So why do Levick and some other juvenile advocates want to see the process change? Because in their eyes, the fact that anyone but a jury gets to decide the fate of a juvenile facing adult sanctions violates the Sixth Amendment of the Constitution.
In Rudy B’s case, Children’s Court Judge Monica Zamora decided he could not be sentenced within the juvenile justice system and gave him the maximum for his crime: 25 years. Zamora heard from a juvenile probation officer at the amenability hearing who said Rudy was amenable to treatment, but “the question was are the programs available” for an older juvenile.
This suggests that had Rudy been younger or come into the system at a time when services were more readily available, either circumstance might have made the difference between a juvenile sentence and a 25-year prison sentence. A jury would be less likely than a judge to think about such logistical factors.
Rudy’s public defender, Theodosia Johnson, appealed to the New Mexico Court of Appeals that only a jury should consider new evidence relating to the length of a sentence. The court agreed in August of 2009.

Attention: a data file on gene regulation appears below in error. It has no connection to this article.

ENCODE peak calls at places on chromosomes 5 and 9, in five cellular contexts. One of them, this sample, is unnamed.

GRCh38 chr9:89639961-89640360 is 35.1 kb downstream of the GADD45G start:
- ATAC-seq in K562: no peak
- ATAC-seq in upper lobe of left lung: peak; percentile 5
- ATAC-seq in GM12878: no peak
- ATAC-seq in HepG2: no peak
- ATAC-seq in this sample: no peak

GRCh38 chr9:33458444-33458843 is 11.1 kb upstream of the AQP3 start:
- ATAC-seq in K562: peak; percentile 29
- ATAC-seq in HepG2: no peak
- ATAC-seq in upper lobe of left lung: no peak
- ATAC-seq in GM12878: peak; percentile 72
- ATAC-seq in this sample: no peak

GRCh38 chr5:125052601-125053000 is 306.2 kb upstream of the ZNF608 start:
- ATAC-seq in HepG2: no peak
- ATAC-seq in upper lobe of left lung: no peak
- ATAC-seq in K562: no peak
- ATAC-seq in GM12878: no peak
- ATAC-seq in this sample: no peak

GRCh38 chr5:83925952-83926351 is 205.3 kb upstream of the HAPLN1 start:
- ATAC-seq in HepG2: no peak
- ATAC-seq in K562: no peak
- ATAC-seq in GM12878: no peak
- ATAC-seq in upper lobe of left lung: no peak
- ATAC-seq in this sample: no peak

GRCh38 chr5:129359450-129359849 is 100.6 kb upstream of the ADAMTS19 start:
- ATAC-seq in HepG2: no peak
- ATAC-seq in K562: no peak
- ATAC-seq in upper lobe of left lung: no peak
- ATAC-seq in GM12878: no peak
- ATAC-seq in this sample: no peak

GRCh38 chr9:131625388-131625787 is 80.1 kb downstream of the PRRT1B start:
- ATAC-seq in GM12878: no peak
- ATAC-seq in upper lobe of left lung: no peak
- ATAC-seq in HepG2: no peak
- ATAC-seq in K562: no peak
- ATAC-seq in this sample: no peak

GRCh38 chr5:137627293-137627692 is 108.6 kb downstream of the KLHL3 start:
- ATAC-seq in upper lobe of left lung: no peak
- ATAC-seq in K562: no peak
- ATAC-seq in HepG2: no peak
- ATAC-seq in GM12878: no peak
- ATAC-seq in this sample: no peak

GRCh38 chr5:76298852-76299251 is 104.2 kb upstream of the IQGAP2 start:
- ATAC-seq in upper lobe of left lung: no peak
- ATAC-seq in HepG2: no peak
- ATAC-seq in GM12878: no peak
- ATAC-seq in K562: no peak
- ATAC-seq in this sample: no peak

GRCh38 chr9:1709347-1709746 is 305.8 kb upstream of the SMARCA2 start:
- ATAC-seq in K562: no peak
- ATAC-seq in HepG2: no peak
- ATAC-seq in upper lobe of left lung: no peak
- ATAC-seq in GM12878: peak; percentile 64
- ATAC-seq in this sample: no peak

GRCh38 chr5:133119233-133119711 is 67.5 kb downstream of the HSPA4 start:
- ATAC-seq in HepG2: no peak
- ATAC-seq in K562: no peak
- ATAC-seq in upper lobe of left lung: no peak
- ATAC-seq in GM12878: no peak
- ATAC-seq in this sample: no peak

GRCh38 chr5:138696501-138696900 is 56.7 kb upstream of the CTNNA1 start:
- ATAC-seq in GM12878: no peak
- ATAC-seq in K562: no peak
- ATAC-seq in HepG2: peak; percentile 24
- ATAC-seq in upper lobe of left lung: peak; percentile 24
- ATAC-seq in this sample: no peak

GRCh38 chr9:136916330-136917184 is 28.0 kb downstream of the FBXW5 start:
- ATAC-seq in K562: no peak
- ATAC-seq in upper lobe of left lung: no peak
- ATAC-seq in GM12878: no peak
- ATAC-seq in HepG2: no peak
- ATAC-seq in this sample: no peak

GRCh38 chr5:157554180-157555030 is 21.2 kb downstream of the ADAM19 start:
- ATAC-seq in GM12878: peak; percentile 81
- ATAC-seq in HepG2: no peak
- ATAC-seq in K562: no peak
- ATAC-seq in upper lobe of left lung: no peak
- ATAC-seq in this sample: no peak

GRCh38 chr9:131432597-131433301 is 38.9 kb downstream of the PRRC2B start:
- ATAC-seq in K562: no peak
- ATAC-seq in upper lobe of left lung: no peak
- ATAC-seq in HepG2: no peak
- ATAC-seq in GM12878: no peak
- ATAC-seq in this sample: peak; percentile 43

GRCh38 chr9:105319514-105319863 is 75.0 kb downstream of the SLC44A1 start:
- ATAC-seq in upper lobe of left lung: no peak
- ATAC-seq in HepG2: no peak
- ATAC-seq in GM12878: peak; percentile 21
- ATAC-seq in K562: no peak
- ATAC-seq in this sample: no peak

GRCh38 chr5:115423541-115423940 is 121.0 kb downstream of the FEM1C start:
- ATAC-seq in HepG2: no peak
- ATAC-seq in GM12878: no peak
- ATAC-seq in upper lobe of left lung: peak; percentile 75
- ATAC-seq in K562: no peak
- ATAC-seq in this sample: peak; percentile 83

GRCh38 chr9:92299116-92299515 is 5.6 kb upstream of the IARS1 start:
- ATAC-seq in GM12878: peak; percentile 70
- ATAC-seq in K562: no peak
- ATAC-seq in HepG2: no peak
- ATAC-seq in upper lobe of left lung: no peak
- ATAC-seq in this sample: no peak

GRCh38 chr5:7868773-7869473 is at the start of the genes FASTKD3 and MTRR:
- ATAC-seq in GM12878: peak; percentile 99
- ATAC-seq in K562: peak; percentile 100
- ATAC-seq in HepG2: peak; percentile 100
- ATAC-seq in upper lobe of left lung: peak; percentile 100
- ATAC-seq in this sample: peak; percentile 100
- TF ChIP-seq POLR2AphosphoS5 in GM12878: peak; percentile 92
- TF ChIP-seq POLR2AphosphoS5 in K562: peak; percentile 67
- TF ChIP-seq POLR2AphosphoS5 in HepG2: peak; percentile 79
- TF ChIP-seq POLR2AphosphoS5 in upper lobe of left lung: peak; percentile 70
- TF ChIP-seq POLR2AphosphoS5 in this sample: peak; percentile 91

Johnson’s argument was based on the U.S. Supreme Court’s 2000 landmark decision in Apprendi v. New Jersey. In that case, the court established a bright-line rule that “other than the fact of a prior conviction, any fact that increases the penalty for a crime beyond the prescribed statutory maximum must be submitted to a jury, and proved beyond a reasonable doubt.”
“The problem in New Mexico is Apprendi,” Levick said. It goes against “the system we have subscribed to for years. The jury is always better at fact-finding.”
In Rudy’s case, public defender Johnson argued, Judge Zamora had considered facts that increased his penalty. And to boot, the standard for the amenability hearings is lower than “beyond a reasonable doubt.”
The Court of Appeals agreed with Johnson; the New Mexico Supreme Court did not.
Last week, in a 4-1 decision, the court overturned the decision because the majority believed that the lower court had not properly considered a relatively new decision by the U.S. Supreme Court: Oregon v. Ice.
“Ice” was an apartment complex supervisor who, on two separate occasions, burglarized an apartment and molested an 11-year-old girl while he was inside. The trial judge in the case decided to give Ice separate sentences for the burglaries and the sexual assaults, and made those sentences consecutive.